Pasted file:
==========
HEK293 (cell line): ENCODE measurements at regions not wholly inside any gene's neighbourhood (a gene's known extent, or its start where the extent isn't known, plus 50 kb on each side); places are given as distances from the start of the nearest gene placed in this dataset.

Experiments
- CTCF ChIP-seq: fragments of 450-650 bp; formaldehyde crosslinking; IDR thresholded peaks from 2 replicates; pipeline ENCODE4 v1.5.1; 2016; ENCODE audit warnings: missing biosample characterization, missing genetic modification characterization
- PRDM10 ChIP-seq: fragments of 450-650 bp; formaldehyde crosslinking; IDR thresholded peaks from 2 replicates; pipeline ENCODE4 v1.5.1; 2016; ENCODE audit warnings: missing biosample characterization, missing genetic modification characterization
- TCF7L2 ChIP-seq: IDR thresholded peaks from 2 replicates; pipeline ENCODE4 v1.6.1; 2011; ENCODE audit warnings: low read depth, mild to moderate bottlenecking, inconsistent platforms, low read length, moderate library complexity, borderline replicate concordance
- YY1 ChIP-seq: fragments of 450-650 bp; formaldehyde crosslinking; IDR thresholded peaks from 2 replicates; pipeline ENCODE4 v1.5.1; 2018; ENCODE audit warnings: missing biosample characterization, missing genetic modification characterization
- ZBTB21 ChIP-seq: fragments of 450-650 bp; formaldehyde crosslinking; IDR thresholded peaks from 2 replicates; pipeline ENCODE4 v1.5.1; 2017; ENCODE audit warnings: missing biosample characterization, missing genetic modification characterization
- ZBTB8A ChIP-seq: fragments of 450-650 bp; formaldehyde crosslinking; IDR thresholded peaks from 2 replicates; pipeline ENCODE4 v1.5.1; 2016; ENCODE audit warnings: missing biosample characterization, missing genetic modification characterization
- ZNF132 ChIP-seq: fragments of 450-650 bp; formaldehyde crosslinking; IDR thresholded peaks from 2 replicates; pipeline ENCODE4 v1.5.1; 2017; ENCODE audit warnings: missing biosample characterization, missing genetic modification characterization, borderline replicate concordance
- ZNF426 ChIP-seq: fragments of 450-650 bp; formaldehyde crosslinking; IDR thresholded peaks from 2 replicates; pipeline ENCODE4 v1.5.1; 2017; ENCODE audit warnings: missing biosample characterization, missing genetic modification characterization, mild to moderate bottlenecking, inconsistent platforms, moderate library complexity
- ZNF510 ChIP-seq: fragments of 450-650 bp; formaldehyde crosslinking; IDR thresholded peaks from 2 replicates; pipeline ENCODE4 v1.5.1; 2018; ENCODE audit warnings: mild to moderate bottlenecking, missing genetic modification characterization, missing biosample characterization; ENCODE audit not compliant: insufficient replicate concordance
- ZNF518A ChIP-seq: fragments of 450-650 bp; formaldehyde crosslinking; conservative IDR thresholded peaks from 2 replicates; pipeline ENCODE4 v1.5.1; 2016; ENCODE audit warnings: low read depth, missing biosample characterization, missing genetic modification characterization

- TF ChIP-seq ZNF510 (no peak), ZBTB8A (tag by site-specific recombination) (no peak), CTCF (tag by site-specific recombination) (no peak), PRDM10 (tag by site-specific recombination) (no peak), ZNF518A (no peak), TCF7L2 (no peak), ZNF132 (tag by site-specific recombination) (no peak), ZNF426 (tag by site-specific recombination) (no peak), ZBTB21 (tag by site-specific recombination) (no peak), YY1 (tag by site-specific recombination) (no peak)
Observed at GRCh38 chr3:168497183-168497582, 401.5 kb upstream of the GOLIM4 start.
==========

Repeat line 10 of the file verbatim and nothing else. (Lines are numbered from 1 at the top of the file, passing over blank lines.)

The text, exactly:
- ZNF426 ChIP-seq: fragments of 450-650 bp; formaldehyde crosslinking; IDR thresholded peaks from 2 replicates; pipeline ENCODE4 v1.5.1; 2017; ENCODE audit warnings: missing biosample characterization, missing genetic modification characterization, mild to moderate bottlenecking, inconsistent platforms, moderate library complexity